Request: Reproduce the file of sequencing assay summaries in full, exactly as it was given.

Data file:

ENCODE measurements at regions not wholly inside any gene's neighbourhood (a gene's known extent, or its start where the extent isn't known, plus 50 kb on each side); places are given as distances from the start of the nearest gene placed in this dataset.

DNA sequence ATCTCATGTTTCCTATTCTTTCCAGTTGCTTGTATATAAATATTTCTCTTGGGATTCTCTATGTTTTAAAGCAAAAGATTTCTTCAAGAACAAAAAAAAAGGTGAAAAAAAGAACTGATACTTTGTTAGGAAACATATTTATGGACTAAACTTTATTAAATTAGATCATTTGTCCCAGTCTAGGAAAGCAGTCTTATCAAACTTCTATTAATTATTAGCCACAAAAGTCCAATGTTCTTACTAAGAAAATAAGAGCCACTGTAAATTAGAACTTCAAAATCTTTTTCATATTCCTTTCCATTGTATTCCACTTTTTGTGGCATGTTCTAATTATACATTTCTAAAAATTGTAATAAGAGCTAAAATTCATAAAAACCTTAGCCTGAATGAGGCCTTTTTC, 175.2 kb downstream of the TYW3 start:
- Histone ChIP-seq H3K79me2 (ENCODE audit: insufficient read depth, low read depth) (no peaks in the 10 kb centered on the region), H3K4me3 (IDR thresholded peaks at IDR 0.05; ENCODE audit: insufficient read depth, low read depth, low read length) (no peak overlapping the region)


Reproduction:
ENCODE measurements at regions not wholly inside any gene's neighbourhood (a gene's known extent, or its start where the extent isn't known, plus 50 kb on each side); places are given as distances from the start of the nearest gene placed in this dataset.

DNA sequence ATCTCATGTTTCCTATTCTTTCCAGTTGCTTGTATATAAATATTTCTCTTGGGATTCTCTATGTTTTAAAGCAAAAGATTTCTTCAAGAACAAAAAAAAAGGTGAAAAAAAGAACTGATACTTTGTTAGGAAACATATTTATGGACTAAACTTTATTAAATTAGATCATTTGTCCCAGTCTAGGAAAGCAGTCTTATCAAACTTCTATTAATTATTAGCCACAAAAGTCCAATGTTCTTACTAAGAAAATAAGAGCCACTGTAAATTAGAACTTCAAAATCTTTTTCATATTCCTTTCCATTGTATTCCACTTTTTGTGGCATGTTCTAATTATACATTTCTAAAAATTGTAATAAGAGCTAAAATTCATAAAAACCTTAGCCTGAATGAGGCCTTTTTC, 175.2 kb downstream of the TYW3 start:
- Histone ChIP-seq H3K79me2 (ENCODE audit: insufficient read depth, low read depth) (no peaks in the 10 kb centered on the region), H3K4me3 (IDR thresholded peaks at IDR 0.05; ENCODE audit: insufficient read depth, low read depth, low read length) (no peak overlapping the region)